Monday, January 31, 2011

In Situ Detection of PHIP at 48 mT: Demonstration Using a Centrally Controlled Polarizer

K. W. Waddell et al., In Situ Detection of PHIP at 48 mT: Demonstration Using a Centrally Controlled Polarizer, J. Am. Chem. Soc., 2010, 133(1), 97-101


Presented here is a centrally controlled, automated parahydrogen-based polarizer with in situ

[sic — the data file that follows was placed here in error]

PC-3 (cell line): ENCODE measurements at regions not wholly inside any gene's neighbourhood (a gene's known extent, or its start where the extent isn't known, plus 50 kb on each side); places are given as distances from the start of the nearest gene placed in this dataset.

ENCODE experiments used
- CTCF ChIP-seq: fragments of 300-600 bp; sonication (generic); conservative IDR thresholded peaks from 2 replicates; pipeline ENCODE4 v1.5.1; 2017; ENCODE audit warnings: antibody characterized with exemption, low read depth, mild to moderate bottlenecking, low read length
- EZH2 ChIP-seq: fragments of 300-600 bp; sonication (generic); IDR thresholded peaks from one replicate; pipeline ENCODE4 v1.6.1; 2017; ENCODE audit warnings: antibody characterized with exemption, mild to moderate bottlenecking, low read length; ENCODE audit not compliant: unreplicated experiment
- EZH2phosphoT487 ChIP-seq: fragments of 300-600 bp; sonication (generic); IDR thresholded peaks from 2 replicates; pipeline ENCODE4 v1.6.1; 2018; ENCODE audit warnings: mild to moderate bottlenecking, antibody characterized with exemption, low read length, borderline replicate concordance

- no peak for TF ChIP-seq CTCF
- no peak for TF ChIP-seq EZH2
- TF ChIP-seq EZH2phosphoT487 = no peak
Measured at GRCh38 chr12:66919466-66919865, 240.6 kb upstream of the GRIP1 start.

detection capability. A 20% polarization, corresponding to a 5 000 000-fold signal enhancement at 48 mT, is demonstrated on 2-hydroxyethyl-1-13C-propionate-d2,3,3 using a double-tuned antenna and pulsed polarization transfer. In situ detection is a refinement of first-generation devices enabling fast calibration of rf pulses and B0, quality assurance of hyperpolarized contrast agents, and stand-alone operation without the necessity of high-field MR spectrometers. These features are essential for biomedical applications of parahydrogen-based hyperpolarization and for clinical translation. We demonstrate the flexibility of the device by recording 13C signal decay due to longitudinal relaxation of a hyperpolarized contrast agent at 48 mT corresponding to 2 MHz proton frequency. This appears to be the longest recorded T1 (101 +/- 7 s) for a 13C hyperpolarized contrast agent in water.